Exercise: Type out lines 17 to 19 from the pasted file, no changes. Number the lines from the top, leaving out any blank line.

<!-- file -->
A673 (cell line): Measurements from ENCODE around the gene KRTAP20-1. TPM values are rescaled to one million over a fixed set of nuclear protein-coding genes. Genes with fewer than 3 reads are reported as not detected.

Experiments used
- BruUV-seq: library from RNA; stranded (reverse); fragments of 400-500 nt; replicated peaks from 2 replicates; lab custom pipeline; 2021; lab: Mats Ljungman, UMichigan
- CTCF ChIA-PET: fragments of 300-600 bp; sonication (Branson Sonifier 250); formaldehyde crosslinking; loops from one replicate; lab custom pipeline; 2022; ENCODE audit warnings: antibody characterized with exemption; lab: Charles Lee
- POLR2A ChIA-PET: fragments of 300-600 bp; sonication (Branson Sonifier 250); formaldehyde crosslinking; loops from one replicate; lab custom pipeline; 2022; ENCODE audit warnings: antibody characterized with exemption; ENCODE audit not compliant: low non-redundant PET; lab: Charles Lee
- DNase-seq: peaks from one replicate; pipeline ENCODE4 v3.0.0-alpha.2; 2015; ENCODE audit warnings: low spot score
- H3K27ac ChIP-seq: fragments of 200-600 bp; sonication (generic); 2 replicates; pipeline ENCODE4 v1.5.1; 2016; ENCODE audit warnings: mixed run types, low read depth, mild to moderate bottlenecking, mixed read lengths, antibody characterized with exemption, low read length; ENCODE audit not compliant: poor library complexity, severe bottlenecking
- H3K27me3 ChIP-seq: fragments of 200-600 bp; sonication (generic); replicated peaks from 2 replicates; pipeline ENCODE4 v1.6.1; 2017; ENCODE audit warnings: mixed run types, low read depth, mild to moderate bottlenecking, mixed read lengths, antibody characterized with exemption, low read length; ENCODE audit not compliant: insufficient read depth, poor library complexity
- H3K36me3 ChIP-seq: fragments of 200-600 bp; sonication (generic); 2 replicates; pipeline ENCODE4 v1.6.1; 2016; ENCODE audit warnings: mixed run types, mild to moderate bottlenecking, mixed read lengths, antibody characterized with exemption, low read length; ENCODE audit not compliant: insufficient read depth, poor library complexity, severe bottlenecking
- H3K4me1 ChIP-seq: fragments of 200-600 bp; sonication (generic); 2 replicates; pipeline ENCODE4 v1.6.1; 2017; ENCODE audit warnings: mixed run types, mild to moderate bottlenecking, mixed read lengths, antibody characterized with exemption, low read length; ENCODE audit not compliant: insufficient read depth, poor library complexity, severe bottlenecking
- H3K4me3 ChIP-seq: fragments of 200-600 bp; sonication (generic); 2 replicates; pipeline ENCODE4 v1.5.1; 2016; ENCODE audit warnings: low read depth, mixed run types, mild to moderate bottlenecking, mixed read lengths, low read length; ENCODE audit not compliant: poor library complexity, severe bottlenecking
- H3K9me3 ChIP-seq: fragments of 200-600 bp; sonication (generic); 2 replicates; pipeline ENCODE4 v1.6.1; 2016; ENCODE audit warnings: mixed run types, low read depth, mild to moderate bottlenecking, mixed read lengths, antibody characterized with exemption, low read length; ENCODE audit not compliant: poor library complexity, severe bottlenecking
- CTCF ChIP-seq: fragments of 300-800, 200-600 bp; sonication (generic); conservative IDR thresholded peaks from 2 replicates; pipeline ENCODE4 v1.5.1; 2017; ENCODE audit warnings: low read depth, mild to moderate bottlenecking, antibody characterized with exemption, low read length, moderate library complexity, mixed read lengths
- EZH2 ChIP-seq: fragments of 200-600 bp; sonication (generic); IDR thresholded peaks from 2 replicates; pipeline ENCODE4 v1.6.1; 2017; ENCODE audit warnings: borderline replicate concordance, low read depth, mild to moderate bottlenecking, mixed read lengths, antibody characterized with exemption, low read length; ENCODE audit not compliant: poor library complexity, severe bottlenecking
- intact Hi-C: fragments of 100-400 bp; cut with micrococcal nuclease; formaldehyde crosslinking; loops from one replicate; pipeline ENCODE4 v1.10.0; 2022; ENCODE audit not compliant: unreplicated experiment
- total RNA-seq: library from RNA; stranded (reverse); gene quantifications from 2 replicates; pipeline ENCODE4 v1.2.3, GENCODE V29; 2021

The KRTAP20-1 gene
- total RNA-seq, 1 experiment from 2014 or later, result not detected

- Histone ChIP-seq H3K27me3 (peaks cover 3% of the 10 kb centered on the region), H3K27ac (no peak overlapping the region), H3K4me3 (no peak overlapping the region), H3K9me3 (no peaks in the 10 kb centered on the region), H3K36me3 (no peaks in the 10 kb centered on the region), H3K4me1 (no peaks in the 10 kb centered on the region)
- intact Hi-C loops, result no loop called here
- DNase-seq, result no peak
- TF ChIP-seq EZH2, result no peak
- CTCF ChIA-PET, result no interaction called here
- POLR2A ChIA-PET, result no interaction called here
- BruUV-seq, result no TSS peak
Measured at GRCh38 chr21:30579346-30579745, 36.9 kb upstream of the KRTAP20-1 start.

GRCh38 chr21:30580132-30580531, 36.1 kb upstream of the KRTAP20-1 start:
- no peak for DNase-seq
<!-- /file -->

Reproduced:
The KRTAP20-1 gene
- total RNA-seq, 1 experiment from 2014 or later, result not detected

- Histone ChIP-seq H3K27me3 (peaks cover 3% of the 10 kb centered on the region), H3K27ac (no peak overlapping the region), H3K4me3 (no peak overlapping the region), H3K9me3 (no peaks in the 10 kb centered on the region), H3K36me3 (no peaks in the 10 kb centered on the region), H3K4me1 (no peaks in the 10 kb centered on the region)